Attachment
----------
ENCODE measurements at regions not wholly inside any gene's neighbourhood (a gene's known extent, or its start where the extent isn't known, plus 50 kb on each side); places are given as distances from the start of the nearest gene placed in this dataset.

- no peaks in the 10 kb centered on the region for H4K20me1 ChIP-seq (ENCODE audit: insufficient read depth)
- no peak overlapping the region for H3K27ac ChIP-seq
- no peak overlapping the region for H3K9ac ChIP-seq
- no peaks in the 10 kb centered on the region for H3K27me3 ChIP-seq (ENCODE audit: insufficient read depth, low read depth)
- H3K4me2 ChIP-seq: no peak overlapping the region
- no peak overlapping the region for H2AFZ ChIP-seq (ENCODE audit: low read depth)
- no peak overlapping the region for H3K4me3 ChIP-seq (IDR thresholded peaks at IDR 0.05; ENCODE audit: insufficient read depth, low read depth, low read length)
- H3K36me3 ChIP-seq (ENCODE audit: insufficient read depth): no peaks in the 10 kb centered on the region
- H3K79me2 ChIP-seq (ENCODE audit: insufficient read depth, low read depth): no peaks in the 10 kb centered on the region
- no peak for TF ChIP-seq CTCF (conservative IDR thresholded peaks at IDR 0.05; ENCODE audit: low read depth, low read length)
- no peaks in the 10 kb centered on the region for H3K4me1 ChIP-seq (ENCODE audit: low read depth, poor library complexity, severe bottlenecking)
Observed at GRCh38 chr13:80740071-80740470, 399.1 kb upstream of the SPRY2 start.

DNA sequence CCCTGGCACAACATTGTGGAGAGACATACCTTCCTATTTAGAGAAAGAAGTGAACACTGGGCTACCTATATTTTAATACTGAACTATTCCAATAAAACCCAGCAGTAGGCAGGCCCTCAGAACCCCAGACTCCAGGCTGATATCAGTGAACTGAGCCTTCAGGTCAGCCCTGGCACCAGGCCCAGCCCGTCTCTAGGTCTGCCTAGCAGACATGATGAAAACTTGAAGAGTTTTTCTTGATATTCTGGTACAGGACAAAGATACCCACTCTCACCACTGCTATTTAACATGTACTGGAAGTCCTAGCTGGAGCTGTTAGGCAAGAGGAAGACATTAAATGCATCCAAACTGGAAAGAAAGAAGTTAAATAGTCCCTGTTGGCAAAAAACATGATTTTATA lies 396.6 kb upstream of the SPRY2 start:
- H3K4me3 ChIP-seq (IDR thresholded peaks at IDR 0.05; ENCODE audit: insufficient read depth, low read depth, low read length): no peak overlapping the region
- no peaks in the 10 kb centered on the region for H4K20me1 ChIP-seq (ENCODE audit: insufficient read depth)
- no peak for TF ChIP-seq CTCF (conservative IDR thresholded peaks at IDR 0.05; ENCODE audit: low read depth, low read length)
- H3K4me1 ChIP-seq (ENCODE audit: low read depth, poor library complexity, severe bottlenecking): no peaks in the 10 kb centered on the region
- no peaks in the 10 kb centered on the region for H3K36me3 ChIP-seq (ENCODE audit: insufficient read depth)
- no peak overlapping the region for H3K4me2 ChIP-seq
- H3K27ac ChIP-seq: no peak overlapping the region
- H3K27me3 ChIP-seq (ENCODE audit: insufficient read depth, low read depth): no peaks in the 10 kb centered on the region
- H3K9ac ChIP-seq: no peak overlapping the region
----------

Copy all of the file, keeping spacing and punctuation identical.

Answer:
ENCODE measurements at regions not wholly inside any gene's neighbourhood (a gene's known extent, or its start where the extent isn't known, plus 50 kb on each side); places are given as distances from the start of the nearest gene placed in this dataset.

- no peaks in the 10 kb centered on the region for H4K20me1 ChIP-seq (ENCODE audit: insufficient read depth)
- no peak overlapping the region for H3K27ac ChIP-seq
- no peak overlapping the region for H3K9ac ChIP-seq
- no peaks in the 10 kb centered on the region for H3K27me3 ChIP-seq (ENCODE audit: insufficient read depth, low read depth)
- H3K4me2 ChIP-seq: no peak overlapping the region
- no peak overlapping the region for H2AFZ ChIP-seq (ENCODE audit: low read depth)
- no peak overlapping the region for H3K4me3 ChIP-seq (IDR thresholded peaks at IDR 0.05; ENCODE audit: insufficient read depth, low read depth, low read length)
- H3K36me3 ChIP-seq (ENCODE audit: insufficient read depth): no peaks in the 10 kb centered on the region
- H3K79me2 ChIP-seq (ENCODE audit: insufficient read depth, low read depth): no peaks in the 10 kb centered on the region
- no peak for TF ChIP-seq CTCF (conservative IDR thresholded peaks at IDR 0.05; ENCODE audit: low read depth, low read length)
- no peaks in the 10 kb centered on the region for H3K4me1 ChIP-seq (ENCODE audit: low read depth, poor library complexity, severe bottlenecking)
Observed at GRCh38 chr13:80740071-80740470, 399.1 kb upstream of the SPRY2 start.

DNA sequence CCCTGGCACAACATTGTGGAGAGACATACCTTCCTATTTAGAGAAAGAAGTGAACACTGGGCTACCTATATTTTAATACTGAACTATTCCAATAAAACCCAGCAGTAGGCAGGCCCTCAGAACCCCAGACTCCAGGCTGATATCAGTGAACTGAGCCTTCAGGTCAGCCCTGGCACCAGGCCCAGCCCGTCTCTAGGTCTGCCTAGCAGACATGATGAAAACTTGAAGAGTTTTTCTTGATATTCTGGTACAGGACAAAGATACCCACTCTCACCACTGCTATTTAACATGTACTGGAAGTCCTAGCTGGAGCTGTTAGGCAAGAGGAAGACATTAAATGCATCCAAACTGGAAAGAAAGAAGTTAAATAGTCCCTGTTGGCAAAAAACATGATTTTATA lies 396.6 kb upstream of the SPRY2 start:
- H3K4me3 ChIP-seq (IDR thresholded peaks at IDR 0.05; ENCODE audit: insufficient read depth, low read depth, low read length): no peak overlapping the region
- no peaks in the 10 kb centered on the region for H4K20me1 ChIP-seq (ENCODE audit: insufficient read depth)
- no peak for TF ChIP-seq CTCF (conservative IDR thresholded peaks at IDR 0.05; ENCODE audit: low read depth, low read length)
- H3K4me1 ChIP-seq (ENCODE audit: low read depth, poor library complexity, severe bottlenecking): no peaks in the 10 kb centered on the region
- no peaks in the 10 kb centered on the region for H3K36me3 ChIP-seq (ENCODE audit: insufficient read depth)
- no peak overlapping the region for H3K4me2 ChIP-seq
- H3K27ac ChIP-seq: no peak overlapping the region
- H3K27me3 ChIP-seq (ENCODE audit: insufficient read depth, low read depth): no peaks in the 10 kb centered on the region
- H3K9ac ChIP-seq: no peak overlapping the region